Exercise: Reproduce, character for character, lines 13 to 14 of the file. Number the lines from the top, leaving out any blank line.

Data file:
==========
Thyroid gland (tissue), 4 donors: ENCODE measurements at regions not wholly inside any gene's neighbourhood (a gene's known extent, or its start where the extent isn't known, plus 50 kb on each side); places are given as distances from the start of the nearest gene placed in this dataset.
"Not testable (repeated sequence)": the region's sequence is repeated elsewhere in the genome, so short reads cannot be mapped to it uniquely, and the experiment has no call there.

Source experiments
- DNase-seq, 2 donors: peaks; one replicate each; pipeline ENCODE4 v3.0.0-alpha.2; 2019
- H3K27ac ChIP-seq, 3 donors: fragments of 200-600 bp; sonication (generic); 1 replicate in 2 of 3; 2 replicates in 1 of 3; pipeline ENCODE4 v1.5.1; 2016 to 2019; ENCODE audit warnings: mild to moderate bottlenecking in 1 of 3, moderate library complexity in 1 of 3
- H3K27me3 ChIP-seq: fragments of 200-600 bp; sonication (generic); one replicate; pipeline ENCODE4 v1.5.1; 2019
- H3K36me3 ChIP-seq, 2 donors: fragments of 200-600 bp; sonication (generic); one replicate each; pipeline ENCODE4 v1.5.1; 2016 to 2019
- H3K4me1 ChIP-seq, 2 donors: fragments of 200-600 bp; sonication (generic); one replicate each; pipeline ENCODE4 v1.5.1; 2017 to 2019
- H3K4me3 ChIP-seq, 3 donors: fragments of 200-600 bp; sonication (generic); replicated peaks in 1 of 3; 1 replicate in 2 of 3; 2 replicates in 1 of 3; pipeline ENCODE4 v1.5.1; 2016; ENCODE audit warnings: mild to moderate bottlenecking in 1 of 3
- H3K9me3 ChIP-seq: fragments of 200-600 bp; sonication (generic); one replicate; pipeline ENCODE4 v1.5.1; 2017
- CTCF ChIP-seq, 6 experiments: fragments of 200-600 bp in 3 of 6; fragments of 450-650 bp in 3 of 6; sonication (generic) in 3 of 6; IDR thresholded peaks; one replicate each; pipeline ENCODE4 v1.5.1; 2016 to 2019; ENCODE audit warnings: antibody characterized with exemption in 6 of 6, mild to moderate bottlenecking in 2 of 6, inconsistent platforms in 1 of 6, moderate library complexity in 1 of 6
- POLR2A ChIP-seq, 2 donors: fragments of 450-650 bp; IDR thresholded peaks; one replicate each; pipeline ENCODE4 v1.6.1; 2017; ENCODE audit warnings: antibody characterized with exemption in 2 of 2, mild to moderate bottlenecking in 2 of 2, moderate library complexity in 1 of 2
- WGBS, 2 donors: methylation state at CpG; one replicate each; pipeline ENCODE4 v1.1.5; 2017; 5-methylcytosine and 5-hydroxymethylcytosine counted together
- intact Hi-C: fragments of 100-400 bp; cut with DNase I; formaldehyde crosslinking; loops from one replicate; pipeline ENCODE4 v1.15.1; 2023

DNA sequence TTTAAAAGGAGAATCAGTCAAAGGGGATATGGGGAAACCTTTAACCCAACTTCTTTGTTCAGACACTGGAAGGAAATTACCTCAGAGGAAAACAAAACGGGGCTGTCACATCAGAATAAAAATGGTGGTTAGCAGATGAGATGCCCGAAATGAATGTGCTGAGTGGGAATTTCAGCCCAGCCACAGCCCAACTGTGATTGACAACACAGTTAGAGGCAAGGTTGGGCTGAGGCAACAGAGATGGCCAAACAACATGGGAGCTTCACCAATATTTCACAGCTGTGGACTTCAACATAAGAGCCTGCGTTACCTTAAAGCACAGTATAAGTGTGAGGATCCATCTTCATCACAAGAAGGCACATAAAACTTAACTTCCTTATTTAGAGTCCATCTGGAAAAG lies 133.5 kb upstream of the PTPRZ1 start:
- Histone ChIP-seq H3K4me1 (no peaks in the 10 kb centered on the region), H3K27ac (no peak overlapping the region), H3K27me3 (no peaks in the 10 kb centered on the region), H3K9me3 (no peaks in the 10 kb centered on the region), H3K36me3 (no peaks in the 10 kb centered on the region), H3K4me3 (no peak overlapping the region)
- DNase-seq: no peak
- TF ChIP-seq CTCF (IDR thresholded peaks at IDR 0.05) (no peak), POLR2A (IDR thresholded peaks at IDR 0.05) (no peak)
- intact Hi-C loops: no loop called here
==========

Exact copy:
- WGBS, 2 donors: methylation state at CpG; one replicate each; pipeline ENCODE4 v1.1.5; 2017; 5-methylcytosine and 5-hydroxymethylcytosine counted together
- intact Hi-C: fragments of 100-400 bp; cut with DNase I; formaldehyde crosslinking; loops from one replicate; pipeline ENCODE4 v1.15.1; 2023